Finding a fit for Bertuzzi, future for Reaves, and revisiting Dumba: Leaflets

Photo credit:Kiyoshi Mio-USA TODAY Sports
Jon Steitzer
1 month ago
It’s been another weird week with the Leafs. The Morgan Rielly crosscheck and the fallout from that along with illnesses to Marner and Tavares that kept them out of the lineup, and hat tricks for both Auston Matthews (somewhat expected) and Bobby McMann (never would have expected) made February hockey a lot more exciting.
With the NHL now less than three weeks from the trade deadline, it seems that interesting times will become the norm and here are a few stray thoughts from the week.

Keep Bertuzzi in unless you are done with him for good

As Bertuzzi’s goalless drought continues to emphasize that he might not have been the best signing for Toronto, there is a growing number of people calling for Bertuzzi to watch a game from the press box. While I can appreciate how underwhelming Bertuzzi has been, I can’t say that agree with that sentiment for a few reasons.
First, most of my thoughts on Bertuzzi can be found here from a post earlier this week. The game against Philadelphia didn’t change my belief that finding a way to use him in a checking line capacity and hope he figures his scoring on the powerplay is my preferred approach for him. Bertuzzi’s on-ice numbers have been incredible this year, largely driven by who he plays with, but for all the criticisms of his game, he has moved the puck up ice very well. Seeing if he can do more in a reduced capacity seems like the best option not taking him out entirely.
Secondly, if you were to take Bertuzzi out entirely it should be because he can’t play to the level that the bottom of the roster is currently playing to. I think you can still safely say that keeping Tyler Bertuzzi in the lineup over Noah Gregor and Ryan Reaves makes a lot of sense. I’m not sure the Leafs are in a position to make their lineup actively worse just to prove a point.
Finally, if the Leafs think they are possibly done with Bertuzzi, be all the way done. Scratching him does nothing, but there are still plenty of teams that would like him on their roster. If Brad Treliving and Sheldon Keefe have given up on Bertuzzi, showing their cards would be a misstep. Stick with the snakebitten narrative and quietly move on before March 8th.
While I am anything but the biggest fan of Bertuzzi and agree all the criticism is warranted, there are smarter plays at this point rather than scratching him.

What’s next for Ryan Reaves

With Bobby McMann scoring hat tricks, Pontus Holmberg establishing himself as a versatile forward option, and even Alex Steeves showing a strong spark of energy during his time as a Leaf, it is becoming clear that even if Ryan Reaves’ game has looked better since returning from injury, he’s still a blockade keeping better options out of the lineup.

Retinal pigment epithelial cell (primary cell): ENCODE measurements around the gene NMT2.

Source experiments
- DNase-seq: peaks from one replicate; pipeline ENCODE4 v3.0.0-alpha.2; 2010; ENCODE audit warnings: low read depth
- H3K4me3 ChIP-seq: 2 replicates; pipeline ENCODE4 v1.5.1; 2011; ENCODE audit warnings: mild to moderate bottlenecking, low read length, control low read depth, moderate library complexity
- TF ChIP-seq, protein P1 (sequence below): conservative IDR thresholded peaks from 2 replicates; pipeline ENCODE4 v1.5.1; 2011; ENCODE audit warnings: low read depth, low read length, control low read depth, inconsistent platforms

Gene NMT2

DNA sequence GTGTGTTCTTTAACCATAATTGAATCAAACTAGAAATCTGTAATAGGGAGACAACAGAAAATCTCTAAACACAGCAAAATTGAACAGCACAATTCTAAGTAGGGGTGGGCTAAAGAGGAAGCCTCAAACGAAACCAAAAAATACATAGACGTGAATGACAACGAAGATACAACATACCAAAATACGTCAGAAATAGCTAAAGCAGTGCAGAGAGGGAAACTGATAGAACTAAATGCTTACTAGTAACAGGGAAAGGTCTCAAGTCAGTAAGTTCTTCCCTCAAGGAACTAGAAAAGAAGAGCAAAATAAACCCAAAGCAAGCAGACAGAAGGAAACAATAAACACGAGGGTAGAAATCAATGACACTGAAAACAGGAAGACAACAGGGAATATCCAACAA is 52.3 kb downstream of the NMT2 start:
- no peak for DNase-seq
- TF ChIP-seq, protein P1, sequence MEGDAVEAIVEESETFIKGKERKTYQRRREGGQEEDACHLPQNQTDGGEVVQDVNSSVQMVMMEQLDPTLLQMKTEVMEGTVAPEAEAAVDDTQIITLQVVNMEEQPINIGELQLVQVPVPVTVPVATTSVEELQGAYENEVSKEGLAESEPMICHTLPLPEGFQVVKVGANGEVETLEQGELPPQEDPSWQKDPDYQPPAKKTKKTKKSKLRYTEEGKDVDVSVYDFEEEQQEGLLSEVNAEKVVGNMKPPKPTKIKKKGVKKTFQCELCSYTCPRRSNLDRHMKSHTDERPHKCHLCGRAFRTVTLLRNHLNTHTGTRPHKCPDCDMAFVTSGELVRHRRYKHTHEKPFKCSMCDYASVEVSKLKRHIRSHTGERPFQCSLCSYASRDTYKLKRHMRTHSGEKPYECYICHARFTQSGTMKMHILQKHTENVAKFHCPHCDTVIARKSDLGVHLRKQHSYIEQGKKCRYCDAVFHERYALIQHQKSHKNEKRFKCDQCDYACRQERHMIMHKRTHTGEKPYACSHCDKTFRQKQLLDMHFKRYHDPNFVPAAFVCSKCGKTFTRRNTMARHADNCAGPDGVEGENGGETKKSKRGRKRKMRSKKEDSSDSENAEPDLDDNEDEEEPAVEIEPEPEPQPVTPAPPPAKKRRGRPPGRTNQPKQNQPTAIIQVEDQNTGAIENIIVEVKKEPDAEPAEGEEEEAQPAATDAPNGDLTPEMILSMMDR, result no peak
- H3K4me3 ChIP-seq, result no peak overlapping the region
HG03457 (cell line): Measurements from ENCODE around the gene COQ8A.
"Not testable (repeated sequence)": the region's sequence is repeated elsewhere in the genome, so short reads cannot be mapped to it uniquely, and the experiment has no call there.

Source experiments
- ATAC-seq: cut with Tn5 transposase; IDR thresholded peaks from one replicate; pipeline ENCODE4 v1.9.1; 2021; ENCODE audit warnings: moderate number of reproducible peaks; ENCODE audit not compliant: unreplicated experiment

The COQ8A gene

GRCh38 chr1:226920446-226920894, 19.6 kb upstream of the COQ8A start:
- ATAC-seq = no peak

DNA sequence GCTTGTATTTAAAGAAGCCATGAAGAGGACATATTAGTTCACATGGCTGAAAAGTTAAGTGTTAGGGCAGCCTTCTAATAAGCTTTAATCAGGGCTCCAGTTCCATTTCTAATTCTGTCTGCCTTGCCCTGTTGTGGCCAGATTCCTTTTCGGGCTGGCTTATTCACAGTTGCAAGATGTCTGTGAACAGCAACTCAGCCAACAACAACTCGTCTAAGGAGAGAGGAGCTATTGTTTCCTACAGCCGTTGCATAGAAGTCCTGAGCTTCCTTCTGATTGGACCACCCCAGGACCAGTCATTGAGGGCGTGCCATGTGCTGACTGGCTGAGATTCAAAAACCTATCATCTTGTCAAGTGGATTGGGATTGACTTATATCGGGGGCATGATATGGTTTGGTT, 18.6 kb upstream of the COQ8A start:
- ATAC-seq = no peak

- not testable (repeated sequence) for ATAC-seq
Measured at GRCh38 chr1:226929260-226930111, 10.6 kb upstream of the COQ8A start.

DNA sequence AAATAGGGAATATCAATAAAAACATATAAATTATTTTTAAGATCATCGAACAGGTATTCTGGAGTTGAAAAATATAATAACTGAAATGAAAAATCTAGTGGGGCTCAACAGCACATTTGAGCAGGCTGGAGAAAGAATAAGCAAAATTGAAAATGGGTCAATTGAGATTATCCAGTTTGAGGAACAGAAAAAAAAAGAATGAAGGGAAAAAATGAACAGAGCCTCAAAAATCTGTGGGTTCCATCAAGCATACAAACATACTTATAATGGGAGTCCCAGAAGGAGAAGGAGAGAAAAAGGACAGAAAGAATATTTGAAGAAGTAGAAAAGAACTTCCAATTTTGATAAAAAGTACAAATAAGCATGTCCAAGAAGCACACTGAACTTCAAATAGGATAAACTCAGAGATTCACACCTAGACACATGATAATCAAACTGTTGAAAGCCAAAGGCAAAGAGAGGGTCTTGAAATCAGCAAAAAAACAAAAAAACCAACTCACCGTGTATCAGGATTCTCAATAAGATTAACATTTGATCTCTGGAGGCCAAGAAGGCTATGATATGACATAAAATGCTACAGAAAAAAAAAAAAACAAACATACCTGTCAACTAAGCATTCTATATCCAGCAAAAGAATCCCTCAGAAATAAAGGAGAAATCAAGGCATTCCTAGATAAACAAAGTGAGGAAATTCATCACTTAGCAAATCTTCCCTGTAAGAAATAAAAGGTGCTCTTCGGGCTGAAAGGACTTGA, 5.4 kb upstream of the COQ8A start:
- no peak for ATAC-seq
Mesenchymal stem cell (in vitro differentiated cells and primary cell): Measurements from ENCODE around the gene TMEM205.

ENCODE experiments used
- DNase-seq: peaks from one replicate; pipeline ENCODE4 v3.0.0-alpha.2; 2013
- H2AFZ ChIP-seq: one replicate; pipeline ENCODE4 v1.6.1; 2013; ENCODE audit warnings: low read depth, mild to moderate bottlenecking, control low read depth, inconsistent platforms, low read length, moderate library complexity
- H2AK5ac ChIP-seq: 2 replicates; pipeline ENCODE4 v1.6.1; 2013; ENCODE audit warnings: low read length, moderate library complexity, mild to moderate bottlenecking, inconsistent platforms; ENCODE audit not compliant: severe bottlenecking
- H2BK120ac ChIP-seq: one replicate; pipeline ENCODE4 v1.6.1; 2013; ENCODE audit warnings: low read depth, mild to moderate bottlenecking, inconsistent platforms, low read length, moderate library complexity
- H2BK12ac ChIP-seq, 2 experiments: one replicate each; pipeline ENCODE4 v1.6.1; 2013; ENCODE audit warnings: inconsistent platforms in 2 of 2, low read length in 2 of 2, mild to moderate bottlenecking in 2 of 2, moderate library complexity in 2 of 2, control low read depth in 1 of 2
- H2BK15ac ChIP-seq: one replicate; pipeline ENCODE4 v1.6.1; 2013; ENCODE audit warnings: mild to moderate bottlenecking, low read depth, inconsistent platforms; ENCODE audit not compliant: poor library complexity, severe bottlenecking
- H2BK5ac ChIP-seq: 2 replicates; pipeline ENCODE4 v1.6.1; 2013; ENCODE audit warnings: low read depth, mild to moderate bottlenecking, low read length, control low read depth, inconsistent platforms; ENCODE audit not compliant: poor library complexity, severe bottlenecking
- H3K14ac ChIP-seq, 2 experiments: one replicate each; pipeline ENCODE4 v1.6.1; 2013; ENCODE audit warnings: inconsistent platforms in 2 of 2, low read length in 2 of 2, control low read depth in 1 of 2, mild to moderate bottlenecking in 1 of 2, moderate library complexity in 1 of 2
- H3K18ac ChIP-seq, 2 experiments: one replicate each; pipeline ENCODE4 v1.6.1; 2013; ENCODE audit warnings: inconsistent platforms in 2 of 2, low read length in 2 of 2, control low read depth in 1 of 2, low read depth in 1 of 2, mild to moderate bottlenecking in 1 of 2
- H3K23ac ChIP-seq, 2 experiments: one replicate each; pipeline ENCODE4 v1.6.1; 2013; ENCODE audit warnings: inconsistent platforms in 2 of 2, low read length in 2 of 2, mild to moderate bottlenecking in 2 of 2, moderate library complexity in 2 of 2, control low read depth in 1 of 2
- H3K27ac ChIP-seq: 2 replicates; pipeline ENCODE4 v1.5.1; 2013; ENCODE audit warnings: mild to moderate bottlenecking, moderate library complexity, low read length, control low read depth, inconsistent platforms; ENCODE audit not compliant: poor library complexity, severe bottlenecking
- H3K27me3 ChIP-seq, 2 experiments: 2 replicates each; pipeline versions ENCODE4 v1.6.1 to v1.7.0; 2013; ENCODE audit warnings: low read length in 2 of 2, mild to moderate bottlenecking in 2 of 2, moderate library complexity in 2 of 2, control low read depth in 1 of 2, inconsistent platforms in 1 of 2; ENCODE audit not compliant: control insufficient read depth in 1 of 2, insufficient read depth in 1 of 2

Complaining about Reaves has been a staple for Leafs coverage this year and I am 100% being a broken record here but Toronto is a team that can benefit from gaining the roster space and the cap space both in the present and the future. It seems hard to imagine that Reaves makes it through the trade deadline as a Leaf and whether that comes via including him a trade to help justify the Leafs overpaying or if it is simply sending him down to the AHL, Reaves is just not a fit for what the Leafs need and that’s four useable lines.

Mathew Dumba might be the right price/fit

When we look at who has worked with Morgan Rielly over the past years, it’s clear that he hasn’t required a TJ Brodie (good years) or Chris Tanev level partner to standout. Rielly to varying degrees of success has found that partners like Matt Hunwick, Ron Hainsey, and Luke Schenn were the best fit for him. And given the desire to also add a bit of sandpaper to the Leafs blueline, I wonder if the player that gets the gig at the trade deadline ends up being Matt Dumba.
Dumba was very close to becoming a Leaf this summer and instead of the Leafs and Dumba finding middle ground, Treliving foolishly went with an impulse buy on John Klingberg and Dumba was stuck waiting around for less money from Arizona than what Toronto initially offered him. Both sides shouldn’t feel too good about how that played out and now there is an opportunity to come together.
Dumba is a hitter, a decent enough shot blocker, and can play 20 minutes a night. He might not be a top pairing defenceman but he’s a legitimate top four defenceman who has the coveted right shot. And not only that, but his shot is also a lot heavier than any current Leafs making him a potential fit for the powerplay point and giving Toronto an option that diversifies their attack.
Dumba allows the Leafs to avoid the higher price tag of other defencemen on the market. He’s certainly not a first, and if Chris Tanev is a 2nd + another asset, Dumba might be had for less than that. Given how many draft picks the Coyotes already have for 2024, there might be a path to obtaining him for assets the Leafs are more willing to spend. If the Coyotes are looking for a bigger deal, someone like Barrett Hayton could also be worth exploring for the Leafs.
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